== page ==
By Anne Nattembo
As we join the rest of the world in commemorating the World Population Day on July 11 under the theme, “Prioritising Community Transformation; Addressing needs of Vulnerable Populations”; there is need to extend sexual reproductive health information and services to young people with disabilities.
Youth constitute the majority of Uganda’s population, and yet they are the least empowered group in society. Whereas there are a number of players advocating for the rights of children and young people living with HIV/AIDS, there are few people prioritizing young people with disabilities.
There is a significant relationship between disability and the HIV. Specific concerns that revolve around disability and sexuality boil down to poverty and illiteracy. Inaccessibility and inequality in education, employment and health are common grounds for people with disabilities (PWDs). PWDs often experience stigma and marginalization in many service areas, e.g. access to education, HIV/AIDS services, among others.
Women with disabilities (WWDs) are often victims of sexual and gender violence, sexual harassment thus predisposing them to HIV infection. Available HIV/AIDS services and policies however, do not provide for special emphasis on disability friendly services especially for Women with Disabilities (WWD) but are rather lumped under the vulnerable populations. Even the National Strategic Plan for HIV/AIDS gives little attention to disability issues.
The Convention on the Rights of Persons with Disabilities identifies persons with disabilities as those who have long-term physical, mental, intellectual or sensory impairment that often hinder their equal full and effective participation in society with others. It is important to note that young people with disabilities (YWD) have the same needs and specifically sexual reproductive health (SRH) needs as other young people without disabilities. However, all too often, they are segregated against during service delivery and considered opportunities and objects to attract donations from charity. As a result, YWDs are not adequately empowered to develop their capacities to the fullest including managing their sexuality.
YWDs experience limited access to SRH knowledge and services making them vulnerable to SRH risks including HIV/AIDS because they receive little or no formal or informal education. This is coupled with disability-related prejudice, stigma and discrimination.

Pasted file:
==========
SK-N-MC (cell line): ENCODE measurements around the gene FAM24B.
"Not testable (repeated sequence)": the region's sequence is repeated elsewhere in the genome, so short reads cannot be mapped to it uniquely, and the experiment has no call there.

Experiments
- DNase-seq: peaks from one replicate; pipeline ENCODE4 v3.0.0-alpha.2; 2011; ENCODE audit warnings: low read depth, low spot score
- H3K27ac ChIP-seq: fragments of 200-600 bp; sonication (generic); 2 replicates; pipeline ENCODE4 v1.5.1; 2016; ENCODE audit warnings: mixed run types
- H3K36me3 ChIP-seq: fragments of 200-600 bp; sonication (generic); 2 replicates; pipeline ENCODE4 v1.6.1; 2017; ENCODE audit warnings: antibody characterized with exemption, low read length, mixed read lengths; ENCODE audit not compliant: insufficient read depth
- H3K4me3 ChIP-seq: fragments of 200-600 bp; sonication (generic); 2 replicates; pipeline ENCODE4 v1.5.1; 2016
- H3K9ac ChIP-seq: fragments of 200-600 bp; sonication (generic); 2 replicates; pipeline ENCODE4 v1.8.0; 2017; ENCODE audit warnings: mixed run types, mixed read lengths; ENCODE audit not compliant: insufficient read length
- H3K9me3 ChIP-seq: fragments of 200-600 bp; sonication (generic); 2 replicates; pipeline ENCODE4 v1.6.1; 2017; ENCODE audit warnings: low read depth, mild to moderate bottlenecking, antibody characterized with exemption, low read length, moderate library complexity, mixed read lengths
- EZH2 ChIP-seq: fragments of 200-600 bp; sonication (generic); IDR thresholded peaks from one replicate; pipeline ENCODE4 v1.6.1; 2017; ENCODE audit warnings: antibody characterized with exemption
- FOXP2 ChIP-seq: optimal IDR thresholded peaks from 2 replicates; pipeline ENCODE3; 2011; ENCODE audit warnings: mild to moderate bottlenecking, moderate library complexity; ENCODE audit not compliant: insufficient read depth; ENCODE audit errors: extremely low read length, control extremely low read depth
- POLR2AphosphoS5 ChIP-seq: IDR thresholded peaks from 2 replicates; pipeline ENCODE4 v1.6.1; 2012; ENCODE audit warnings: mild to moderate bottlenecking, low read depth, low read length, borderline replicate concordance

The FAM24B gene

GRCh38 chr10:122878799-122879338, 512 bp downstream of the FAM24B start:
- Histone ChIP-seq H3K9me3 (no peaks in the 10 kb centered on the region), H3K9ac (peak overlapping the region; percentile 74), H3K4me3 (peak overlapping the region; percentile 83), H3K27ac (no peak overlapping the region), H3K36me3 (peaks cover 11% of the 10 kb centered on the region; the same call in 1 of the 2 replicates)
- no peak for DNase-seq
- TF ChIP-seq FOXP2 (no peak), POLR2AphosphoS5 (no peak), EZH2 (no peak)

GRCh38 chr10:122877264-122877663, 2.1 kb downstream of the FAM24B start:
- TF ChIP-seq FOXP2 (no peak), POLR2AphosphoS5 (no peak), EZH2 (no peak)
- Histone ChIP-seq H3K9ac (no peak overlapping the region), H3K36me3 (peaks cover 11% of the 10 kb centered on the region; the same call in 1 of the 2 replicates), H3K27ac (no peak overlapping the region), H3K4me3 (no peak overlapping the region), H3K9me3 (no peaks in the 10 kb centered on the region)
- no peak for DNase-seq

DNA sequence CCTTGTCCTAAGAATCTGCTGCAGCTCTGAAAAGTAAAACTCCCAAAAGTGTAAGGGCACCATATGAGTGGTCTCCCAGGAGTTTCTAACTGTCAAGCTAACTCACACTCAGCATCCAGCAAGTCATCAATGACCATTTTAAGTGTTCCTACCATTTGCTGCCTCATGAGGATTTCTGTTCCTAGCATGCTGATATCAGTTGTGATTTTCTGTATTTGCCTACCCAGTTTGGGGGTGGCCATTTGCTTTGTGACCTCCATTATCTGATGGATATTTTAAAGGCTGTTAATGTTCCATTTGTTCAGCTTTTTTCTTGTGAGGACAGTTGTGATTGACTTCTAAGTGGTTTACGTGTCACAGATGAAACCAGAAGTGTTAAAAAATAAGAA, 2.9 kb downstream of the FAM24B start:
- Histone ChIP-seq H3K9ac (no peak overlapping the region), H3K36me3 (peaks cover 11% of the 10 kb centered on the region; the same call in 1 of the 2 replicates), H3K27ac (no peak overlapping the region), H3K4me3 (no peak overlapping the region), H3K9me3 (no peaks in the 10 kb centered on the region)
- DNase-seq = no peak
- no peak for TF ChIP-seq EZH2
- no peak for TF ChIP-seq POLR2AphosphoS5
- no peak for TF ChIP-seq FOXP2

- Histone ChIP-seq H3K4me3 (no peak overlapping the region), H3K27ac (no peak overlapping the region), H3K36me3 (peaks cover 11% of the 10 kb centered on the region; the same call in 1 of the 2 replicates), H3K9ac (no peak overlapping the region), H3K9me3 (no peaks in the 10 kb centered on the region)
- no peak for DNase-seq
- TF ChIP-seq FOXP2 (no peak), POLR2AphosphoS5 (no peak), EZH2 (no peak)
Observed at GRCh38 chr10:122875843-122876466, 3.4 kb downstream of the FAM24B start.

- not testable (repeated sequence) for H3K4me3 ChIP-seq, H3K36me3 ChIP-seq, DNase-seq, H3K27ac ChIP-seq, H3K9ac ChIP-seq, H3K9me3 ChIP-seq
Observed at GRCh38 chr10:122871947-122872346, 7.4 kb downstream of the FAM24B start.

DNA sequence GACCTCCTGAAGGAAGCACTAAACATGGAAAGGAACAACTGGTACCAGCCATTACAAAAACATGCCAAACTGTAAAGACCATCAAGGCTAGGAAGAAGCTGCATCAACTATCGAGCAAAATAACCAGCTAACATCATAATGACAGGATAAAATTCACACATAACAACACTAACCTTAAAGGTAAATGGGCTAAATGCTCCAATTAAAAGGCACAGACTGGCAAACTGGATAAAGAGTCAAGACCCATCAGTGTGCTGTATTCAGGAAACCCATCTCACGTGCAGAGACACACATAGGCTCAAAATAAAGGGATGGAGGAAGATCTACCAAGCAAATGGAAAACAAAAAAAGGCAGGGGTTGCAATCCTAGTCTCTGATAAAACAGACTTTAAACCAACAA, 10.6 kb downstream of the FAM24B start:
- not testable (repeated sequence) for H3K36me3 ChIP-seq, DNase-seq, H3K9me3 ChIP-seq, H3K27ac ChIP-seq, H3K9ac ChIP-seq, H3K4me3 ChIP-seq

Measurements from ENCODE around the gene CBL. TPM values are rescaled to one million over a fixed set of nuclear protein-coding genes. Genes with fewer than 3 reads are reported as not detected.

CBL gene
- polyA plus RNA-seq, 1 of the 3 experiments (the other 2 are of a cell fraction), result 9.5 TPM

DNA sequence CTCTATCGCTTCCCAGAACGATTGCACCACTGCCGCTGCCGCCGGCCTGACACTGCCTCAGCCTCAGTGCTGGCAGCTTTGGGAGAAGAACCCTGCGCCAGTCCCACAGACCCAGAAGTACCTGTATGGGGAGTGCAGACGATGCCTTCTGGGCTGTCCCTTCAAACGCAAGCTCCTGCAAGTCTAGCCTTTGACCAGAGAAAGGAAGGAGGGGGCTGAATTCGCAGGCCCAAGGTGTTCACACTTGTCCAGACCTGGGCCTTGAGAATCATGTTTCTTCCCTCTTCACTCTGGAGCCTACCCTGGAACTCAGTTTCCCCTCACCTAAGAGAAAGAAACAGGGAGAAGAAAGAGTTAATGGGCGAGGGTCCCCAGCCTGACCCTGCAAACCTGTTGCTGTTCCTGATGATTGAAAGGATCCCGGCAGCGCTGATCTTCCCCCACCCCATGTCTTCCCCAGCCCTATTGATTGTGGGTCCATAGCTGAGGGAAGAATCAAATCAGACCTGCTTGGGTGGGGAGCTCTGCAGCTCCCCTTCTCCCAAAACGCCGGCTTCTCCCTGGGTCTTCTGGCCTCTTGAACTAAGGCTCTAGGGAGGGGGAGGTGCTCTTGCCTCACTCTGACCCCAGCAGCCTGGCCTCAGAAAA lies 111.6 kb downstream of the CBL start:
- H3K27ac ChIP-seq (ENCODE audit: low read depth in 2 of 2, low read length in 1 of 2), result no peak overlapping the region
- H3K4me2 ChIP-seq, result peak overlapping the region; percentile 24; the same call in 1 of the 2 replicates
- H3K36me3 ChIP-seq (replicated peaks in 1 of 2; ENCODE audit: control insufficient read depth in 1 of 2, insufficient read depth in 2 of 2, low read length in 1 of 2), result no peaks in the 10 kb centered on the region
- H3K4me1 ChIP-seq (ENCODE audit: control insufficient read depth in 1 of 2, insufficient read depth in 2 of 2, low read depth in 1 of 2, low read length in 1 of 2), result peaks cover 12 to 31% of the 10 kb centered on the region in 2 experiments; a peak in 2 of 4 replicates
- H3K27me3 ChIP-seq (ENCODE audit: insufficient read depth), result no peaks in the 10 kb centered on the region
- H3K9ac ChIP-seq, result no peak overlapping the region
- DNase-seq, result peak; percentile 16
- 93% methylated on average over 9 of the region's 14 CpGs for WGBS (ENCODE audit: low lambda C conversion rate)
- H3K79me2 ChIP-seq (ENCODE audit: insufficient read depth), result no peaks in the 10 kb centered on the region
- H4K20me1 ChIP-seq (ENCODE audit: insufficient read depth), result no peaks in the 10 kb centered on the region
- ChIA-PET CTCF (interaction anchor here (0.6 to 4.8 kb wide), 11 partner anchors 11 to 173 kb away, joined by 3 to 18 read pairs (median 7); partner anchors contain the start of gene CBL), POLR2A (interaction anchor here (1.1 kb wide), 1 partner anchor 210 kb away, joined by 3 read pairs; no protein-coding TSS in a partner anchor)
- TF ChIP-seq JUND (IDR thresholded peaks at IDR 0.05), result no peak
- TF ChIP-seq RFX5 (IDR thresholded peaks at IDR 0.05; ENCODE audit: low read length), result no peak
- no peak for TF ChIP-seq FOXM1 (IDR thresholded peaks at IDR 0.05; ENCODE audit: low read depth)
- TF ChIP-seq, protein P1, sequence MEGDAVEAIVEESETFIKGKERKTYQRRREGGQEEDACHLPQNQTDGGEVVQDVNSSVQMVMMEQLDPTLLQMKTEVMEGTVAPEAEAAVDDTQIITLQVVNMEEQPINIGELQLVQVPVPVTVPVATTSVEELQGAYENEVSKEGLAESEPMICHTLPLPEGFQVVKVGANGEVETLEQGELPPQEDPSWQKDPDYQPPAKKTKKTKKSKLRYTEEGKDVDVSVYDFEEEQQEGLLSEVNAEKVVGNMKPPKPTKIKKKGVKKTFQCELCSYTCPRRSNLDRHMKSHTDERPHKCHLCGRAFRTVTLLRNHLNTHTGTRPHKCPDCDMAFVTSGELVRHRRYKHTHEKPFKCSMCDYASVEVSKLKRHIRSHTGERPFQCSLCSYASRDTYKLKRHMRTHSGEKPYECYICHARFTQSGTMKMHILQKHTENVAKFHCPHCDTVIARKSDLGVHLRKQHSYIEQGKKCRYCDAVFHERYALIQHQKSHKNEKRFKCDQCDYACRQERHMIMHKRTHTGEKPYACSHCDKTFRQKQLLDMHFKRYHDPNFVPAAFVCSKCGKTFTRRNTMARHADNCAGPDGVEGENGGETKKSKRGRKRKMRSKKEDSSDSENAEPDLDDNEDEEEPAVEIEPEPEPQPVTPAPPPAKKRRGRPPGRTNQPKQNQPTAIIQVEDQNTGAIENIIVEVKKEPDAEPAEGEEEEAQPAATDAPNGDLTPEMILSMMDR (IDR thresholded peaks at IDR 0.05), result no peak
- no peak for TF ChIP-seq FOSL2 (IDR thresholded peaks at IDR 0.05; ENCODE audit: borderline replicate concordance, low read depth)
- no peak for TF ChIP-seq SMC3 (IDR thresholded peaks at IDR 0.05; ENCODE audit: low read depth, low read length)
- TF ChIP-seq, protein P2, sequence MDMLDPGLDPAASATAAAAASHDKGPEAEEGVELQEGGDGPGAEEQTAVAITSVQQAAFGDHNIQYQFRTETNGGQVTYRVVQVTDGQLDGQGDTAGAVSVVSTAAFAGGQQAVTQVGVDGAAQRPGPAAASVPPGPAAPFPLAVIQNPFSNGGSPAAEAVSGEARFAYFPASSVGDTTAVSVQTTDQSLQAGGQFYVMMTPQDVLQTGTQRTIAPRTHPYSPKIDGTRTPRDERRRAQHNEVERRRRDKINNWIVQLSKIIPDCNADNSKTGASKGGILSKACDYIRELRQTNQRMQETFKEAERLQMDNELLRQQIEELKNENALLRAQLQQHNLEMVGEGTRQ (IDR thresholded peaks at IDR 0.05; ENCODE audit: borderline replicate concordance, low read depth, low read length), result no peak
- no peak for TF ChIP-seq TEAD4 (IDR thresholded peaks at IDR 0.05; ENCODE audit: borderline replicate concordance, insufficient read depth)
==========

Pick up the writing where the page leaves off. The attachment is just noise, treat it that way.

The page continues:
Young girls with disabilities face more challenges related to gender disparities and discrimination exposing them to gender based violence; which include rape and defilement. YWDs face barriers arising from societal ignorance and negative attitudes.YWDs often face higher risks of sexual abuse, dropping out of school because of a non-supportive environment in school, very high rates of child marriage exposing them to sexually transmitted infections.
Forced early marriage of girls with disabilities places them at risk as they often are unable to negotiate safe sex or the use of contraceptives which exposes them to domestic violence and teenage pregnancy. Whereas it is misconceived that YWDs are not sexually active and therefore do not need SRH information and services; it is true that PWDs may have greater SRH needs compared to other people because of their vulnerability to abuse in society.
In its programming STF delivery of services to address the plight of YWDs and special needs has been incorporated into program interventions to enhance knowledge on STIs and HIV/AIDS and reduction of unwanted pregnancy. Additionally, STF has made efforts to increase utilization of sexual reproductive health services for YWDs among this audience.
Key activities to support these initiatives include quarterly production of Straight Talk and Young Talk Braille, face-to-face interventions targeting schools, communities and organizations; with SRH and HIV/AIDS related content and creating platforms for YWDs share their thoughts and opinions through discussions discussion from issues known to them to those that are unknown.
Parents and teachers should be targeted as a secondary audience because their roles are crucial in shaping children’s behaviors.STF interventions among parents and teachers empower them with skills and knowledge to address SRH for YWDs including information to help them form positive attitudes towards YWDs. It is anticipated that such interventions support parents in creating safe and supportive environments at home and school environment for YWDs with their siblings/peers.
As a recommendation, extending services and information to young people with disabilities needs to be prioritized as a national agenda to be able to empower them to live healthy and productive lives like their fellow peers without disabilities.
In the future Straight Talk Foundation efforts will be intensified by increasing the frequency of braille as well as further integrating programming for YWDs in other sectors such as livelihoods and environment. Further still partnerships will be crucial in extending services to YWDs especially in hard to reach areas.
The writer is the Advocacy Officer of the Straight Talk Foundation
Address sexual reproductive health needs of young PWDs